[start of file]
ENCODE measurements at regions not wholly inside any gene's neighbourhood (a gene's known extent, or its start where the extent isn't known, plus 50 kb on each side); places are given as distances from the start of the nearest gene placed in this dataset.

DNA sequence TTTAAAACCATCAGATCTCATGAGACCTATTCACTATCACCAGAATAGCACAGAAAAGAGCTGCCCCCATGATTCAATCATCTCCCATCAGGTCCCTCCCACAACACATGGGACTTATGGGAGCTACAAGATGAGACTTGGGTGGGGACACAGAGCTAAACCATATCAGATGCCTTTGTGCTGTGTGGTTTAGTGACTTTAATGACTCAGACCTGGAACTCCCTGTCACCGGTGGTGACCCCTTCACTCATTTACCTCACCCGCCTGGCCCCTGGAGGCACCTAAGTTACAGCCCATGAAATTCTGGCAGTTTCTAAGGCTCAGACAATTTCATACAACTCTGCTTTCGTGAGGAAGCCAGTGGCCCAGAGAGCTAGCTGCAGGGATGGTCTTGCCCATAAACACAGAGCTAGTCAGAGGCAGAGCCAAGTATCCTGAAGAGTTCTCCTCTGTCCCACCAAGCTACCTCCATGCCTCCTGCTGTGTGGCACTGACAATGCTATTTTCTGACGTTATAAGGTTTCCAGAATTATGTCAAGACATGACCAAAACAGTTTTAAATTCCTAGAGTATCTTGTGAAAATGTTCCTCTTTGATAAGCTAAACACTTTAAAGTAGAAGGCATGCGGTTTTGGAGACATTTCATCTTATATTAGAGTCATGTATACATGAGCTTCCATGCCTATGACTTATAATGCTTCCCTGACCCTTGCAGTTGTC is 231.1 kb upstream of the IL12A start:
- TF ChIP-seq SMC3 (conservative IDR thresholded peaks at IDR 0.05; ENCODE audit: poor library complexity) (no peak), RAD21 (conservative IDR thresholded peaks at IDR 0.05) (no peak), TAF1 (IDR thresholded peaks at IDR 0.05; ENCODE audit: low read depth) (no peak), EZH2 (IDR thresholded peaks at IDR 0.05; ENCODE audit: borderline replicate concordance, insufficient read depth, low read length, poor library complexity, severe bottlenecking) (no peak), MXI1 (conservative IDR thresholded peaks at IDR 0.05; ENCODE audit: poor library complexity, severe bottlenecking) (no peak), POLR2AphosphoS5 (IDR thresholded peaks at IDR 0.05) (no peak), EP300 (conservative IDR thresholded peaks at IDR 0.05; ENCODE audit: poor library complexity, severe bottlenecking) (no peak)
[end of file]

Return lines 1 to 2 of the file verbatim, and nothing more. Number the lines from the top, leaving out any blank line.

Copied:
ENCODE measurements at regions not wholly inside any gene's neighbourhood (a gene's known extent, or its start where the extent isn't known, plus 50 kb on each side); places are given as distances from the start of the nearest gene placed in this dataset.

DNA sequence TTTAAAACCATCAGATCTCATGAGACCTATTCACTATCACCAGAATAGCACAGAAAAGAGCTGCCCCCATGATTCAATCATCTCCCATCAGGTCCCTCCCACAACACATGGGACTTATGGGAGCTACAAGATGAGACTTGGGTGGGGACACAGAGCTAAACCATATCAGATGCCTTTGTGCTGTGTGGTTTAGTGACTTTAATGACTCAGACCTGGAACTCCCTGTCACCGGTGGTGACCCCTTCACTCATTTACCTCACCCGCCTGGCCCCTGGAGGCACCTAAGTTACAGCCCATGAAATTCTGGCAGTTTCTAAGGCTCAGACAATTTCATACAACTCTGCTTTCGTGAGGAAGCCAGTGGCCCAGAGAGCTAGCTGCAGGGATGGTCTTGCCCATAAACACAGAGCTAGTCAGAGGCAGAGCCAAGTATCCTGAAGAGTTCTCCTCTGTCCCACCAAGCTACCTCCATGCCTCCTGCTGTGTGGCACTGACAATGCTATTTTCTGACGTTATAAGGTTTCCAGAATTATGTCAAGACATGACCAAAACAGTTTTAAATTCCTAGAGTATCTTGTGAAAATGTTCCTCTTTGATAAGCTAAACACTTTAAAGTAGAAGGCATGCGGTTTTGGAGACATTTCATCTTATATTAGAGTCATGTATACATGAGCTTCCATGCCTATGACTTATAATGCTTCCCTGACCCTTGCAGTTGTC is 231.1 kb upstream of the IL12A start: